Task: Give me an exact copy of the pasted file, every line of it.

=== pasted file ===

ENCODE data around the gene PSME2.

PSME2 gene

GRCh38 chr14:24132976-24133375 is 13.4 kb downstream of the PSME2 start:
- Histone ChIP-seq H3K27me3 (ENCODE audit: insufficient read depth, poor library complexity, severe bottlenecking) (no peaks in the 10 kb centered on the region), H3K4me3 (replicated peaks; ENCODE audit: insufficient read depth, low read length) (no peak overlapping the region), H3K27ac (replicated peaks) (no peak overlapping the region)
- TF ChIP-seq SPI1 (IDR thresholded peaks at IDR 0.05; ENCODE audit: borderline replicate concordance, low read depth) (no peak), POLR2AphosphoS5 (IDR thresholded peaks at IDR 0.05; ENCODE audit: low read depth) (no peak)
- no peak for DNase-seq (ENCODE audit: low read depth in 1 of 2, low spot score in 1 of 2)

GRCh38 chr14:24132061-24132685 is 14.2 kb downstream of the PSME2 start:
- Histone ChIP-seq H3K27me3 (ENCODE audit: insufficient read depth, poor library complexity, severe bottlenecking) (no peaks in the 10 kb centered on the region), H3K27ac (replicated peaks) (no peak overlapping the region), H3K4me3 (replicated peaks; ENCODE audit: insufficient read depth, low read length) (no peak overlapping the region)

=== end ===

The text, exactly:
ENCODE data around the gene PSME2.

PSME2 gene

GRCh38 chr14:24132976-24133375 is 13.4 kb downstream of the PSME2 start:
- Histone ChIP-seq H3K27me3 (ENCODE audit: insufficient read depth, poor library complexity, severe bottlenecking) (no peaks in the 10 kb centered on the region), H3K4me3 (replicated peaks; ENCODE audit: insufficient read depth, low read length) (no peak overlapping the region), H3K27ac (replicated peaks) (no peak overlapping the region)
- TF ChIP-seq SPI1 (IDR thresholded peaks at IDR 0.05; ENCODE audit: borderline replicate concordance, low read depth) (no peak), POLR2AphosphoS5 (IDR thresholded peaks at IDR 0.05; ENCODE audit: low read depth) (no peak)
- no peak for DNase-seq (ENCODE audit: low read depth in 1 of 2, low spot score in 1 of 2)

GRCh38 chr14:24132061-24132685 is 14.2 kb downstream of the PSME2 start:
- Histone ChIP-seq H3K27me3 (ENCODE audit: insufficient read depth, poor library complexity, severe bottlenecking) (no peaks in the 10 kb centered on the region), H3K27ac (replicated peaks) (no peak overlapping the region), H3K4me3 (replicated peaks; ENCODE audit: insufficient read depth, low read length) (no peak overlapping the region)